I find it meaningful in this posture of heart to acknowledge “my voice is their voice”, “my heart is their heart”; in every sense what is mine is first received and claimed as a gift from the other and any “my” is incomprehensible without the other—and so one could equally say “my success is their success”, “my beautiful sound is their beautiful sound”, etc — any dignity of mine in the experience of the music and in life in general being founded upon first having received the dignity of the other. One can take this theme in infinite meaningful directions, a meditation which I very much encourage, but such development is beyond the scope of this reflection. Suffice to say, whatever Kyleness is added as I claim the gift received and send it back out is wholly indebted to the other, from whom the fullness of the input came.
Applying this to the music of the larger experience of life as a whole, this grace can help us ponder what it is like to understand how our desires and life circumstances are ultimately more invisibly rooted in the movements of the larger community heart in our midst, and how we can find joy most when are able to pray about how the larger community life is meeting our own in the immediate circumstances of our life. When we can surrender ourselves to that flow, realizing it is living this communal harmony that is actually our greatest desire, peace, life, and fulfillment, the place where we find that “one thing that is important”, God’s will in our life and his glory in us, it is here that our work becomes One and multiplicative of grace in the greater flow of God’s love that is able to pass between all of us in the harmony. In the end, it all goes back to that first source and summit, God’s own self-gift in the Eucharist. In Jesus’ own self-emptying as incarnate son of God, fully human fully divine, he opened the human heart to the capacity, by sharing in his own self-emptying, for the life of the infinite Godhead to fill us all, in domino-like order—assuredly one mighty intricate and awe-some web of dominoes at that!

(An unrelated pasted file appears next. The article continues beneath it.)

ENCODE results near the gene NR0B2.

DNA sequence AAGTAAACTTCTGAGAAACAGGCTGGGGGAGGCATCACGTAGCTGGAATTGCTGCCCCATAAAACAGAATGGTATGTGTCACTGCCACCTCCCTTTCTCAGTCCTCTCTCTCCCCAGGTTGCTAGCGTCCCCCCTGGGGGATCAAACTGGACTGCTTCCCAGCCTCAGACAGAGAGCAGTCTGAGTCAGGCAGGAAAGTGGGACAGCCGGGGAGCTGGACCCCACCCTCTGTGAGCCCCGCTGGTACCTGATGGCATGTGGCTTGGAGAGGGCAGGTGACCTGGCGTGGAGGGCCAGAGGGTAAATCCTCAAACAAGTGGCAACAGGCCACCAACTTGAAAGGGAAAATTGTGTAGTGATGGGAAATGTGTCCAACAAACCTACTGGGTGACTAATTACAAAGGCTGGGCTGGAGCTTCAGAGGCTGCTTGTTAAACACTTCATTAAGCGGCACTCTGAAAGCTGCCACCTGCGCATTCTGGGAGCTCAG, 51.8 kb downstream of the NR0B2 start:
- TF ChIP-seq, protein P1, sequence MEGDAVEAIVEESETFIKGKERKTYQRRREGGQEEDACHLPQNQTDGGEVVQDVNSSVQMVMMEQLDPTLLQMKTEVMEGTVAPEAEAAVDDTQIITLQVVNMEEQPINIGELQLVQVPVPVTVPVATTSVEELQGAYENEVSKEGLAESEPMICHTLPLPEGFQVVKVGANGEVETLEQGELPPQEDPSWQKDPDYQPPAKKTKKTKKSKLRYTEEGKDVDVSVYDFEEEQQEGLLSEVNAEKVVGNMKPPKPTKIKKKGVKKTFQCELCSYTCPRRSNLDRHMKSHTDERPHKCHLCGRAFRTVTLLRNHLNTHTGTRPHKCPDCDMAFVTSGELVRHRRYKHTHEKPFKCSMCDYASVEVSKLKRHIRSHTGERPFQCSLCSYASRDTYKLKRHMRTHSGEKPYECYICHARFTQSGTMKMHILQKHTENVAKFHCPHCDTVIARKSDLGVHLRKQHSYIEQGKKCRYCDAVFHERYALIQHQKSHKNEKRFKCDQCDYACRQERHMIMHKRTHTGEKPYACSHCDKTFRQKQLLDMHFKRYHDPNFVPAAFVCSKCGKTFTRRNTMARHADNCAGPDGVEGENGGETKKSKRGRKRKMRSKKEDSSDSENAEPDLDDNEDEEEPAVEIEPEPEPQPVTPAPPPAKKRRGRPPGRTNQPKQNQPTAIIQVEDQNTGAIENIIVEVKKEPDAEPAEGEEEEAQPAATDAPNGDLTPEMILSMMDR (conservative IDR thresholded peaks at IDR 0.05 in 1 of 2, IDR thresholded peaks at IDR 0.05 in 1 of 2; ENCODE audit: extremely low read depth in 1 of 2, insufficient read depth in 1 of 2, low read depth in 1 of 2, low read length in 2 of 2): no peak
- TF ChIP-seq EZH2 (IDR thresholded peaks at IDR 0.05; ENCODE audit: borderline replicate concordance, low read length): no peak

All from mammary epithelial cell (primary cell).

Taking these reflections back to our earlier discussion, as we stand in our present life circumstances, we can ask ourselves: How do I experience myself as a “player” in my current life circumstances, in what the Lord, present in the larger community, is calling me uniquely to do each day, big or small — engaged in a sacrifice of peace and praise for the larger communal good of the Church and world? And how do I let the Lord lead me into each new activity of the day and his will for me that goes before me a note ahead in the music of my life?
As I pondered these reflections myself, another song began to take up a beat in my heart.
A fitting echo of praise to ground the heart in God throughout the day…
Sing it with me!